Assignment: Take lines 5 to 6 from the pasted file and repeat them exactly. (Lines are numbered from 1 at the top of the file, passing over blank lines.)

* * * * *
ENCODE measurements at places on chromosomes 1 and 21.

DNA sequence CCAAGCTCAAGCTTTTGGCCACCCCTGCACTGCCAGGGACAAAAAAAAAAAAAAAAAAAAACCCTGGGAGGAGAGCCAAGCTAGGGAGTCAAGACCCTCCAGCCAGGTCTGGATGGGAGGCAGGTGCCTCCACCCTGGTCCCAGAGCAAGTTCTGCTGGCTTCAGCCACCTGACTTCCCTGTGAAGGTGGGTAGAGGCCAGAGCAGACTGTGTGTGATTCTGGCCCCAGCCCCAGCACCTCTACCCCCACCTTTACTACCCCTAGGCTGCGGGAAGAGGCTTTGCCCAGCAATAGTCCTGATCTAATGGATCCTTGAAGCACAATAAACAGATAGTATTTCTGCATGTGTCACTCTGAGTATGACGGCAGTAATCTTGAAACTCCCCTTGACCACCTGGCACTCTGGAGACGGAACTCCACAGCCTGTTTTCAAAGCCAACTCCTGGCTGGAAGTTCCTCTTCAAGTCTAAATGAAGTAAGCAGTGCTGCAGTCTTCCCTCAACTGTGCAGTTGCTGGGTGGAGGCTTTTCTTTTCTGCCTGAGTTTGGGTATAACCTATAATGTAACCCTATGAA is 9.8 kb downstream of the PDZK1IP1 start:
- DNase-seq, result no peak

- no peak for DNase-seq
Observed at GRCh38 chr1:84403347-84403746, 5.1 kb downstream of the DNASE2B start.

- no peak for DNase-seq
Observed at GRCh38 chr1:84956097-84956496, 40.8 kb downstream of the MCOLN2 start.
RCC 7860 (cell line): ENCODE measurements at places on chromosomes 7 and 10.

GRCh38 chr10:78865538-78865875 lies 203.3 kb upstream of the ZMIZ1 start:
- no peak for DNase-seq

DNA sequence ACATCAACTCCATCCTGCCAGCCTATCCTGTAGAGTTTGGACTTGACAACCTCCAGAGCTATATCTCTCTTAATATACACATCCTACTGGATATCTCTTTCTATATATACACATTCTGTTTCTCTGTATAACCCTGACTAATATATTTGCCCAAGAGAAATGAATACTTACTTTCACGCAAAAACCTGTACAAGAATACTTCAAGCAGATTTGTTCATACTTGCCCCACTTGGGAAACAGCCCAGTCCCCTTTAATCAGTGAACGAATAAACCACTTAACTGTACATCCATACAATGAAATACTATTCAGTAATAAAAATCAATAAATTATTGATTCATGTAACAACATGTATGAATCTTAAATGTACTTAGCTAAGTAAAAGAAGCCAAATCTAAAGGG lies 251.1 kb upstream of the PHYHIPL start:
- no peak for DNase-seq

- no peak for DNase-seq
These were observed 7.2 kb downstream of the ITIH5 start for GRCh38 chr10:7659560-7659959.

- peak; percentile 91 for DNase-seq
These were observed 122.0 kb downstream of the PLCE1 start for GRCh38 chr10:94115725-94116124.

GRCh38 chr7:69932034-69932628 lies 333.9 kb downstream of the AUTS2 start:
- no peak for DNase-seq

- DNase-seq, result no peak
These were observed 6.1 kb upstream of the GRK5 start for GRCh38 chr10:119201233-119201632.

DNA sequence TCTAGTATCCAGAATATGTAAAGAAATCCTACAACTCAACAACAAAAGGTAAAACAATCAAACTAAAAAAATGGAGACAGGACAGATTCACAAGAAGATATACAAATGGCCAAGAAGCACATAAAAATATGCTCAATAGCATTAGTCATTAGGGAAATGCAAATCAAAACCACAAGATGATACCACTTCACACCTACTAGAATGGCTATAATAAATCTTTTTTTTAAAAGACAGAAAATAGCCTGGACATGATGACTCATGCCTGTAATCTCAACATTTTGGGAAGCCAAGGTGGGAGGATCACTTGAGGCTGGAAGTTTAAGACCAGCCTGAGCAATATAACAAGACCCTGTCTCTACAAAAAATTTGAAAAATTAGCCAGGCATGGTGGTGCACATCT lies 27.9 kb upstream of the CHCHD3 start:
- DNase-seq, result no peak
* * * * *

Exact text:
Observed at GRCh38 chr1:84403347-84403746, 5.1 kb downstream of the DNASE2B start.

- no peak for DNase-seq